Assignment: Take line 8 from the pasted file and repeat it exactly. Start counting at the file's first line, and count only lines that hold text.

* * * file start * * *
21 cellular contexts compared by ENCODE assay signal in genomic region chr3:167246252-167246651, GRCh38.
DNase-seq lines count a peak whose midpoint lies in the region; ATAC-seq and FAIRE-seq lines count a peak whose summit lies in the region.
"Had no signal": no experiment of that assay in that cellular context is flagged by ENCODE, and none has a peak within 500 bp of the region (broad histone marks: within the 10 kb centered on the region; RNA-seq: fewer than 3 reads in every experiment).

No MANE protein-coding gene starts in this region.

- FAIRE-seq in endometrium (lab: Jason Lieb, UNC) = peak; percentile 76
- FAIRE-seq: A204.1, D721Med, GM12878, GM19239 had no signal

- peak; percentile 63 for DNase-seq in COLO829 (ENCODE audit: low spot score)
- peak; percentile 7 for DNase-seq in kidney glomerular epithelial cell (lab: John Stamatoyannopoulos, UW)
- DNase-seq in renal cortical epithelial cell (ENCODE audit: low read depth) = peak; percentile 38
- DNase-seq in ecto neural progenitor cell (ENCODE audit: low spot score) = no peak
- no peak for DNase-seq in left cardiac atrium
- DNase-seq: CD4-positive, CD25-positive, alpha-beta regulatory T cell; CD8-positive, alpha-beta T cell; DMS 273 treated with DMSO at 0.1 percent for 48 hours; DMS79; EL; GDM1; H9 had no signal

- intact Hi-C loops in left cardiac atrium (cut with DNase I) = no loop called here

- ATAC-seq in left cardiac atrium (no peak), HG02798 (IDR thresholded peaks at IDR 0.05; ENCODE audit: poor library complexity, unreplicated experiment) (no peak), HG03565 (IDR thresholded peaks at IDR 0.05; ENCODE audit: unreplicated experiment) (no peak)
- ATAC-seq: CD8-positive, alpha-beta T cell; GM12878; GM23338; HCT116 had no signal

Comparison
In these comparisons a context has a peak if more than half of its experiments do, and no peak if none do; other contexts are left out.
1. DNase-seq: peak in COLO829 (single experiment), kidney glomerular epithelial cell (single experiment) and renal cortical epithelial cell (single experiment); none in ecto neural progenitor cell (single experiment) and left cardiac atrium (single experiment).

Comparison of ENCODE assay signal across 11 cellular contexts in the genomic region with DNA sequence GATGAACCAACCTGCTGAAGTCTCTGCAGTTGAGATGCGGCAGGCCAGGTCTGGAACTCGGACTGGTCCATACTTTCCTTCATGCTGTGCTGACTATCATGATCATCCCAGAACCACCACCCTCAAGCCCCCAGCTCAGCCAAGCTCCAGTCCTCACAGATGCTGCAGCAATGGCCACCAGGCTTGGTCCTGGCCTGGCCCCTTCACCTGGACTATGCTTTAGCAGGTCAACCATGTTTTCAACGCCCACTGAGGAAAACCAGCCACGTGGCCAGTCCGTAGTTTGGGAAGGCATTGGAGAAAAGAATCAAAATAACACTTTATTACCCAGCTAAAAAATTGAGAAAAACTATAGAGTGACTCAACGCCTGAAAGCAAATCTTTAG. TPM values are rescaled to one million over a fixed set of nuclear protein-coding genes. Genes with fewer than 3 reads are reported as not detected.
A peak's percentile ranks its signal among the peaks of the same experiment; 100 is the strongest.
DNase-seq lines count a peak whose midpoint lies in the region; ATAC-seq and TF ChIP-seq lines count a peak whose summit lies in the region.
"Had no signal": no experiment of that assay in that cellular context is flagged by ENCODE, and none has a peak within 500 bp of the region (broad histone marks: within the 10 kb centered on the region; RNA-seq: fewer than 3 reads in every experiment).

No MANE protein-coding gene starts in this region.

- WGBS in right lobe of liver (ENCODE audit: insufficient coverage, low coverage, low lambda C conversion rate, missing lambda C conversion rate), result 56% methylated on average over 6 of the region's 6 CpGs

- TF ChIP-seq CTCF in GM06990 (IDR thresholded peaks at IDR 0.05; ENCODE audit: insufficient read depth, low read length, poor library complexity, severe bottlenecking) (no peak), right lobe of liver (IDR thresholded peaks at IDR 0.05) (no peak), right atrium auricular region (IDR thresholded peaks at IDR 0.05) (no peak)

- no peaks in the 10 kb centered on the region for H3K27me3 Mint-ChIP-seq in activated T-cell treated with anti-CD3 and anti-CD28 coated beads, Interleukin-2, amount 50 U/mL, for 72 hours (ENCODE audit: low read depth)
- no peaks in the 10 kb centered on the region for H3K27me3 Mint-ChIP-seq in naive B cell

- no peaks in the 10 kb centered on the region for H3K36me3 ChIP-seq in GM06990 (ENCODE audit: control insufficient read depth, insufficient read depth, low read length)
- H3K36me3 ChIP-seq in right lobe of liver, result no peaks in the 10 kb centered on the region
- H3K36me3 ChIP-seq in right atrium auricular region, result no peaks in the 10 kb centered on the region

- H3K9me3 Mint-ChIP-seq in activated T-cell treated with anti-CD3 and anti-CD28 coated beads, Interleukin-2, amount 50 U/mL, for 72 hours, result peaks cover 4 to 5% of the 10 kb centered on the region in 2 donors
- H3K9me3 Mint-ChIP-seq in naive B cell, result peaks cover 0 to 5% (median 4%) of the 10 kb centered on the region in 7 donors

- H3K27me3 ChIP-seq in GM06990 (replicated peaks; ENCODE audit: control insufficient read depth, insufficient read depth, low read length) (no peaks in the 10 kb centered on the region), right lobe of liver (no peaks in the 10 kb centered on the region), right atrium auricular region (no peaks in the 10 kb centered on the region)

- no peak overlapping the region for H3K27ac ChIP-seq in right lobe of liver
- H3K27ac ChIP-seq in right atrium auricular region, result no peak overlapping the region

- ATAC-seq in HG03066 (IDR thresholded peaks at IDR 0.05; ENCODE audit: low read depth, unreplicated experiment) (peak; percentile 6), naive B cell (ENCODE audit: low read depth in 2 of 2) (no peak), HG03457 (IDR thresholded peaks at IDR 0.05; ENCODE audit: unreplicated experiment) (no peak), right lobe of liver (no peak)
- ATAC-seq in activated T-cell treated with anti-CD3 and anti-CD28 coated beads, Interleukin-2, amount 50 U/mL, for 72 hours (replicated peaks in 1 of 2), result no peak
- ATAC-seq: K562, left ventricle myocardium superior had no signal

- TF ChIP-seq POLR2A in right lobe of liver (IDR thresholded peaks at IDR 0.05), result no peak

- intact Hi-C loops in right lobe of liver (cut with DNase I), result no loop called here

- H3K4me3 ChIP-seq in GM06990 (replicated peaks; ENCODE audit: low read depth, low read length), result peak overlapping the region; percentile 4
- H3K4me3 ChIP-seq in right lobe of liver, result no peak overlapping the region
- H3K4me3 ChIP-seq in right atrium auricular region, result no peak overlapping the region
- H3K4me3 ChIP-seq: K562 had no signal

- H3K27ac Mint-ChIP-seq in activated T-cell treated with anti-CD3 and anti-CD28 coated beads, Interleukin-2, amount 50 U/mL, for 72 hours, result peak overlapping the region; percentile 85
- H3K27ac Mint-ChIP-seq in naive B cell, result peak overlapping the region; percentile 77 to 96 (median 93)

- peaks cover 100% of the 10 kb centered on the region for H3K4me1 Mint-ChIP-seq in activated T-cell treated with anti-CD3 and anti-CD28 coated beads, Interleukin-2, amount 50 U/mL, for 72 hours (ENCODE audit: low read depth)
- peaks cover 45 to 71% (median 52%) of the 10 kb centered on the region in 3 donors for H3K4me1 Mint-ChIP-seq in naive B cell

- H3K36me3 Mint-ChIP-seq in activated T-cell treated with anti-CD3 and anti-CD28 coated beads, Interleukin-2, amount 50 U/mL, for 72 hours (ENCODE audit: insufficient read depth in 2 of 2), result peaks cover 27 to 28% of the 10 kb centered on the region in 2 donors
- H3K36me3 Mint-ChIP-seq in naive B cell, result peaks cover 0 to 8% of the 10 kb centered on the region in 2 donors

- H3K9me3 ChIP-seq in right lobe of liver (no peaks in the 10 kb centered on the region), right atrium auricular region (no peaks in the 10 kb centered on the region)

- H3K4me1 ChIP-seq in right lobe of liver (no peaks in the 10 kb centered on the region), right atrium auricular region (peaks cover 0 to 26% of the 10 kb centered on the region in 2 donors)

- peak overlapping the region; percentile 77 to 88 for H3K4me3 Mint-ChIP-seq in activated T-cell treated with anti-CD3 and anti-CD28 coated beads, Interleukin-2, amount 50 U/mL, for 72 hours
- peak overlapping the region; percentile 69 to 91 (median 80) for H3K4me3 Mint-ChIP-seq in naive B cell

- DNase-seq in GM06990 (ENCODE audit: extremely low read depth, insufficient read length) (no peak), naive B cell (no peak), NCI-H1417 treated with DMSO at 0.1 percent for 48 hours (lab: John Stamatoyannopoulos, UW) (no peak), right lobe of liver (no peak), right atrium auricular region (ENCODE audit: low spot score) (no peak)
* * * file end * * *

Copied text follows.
- peak; percentile 7 for DNase-seq in kidney glomerular epithelial cell (lab: John Stamatoyannopoulos, UW)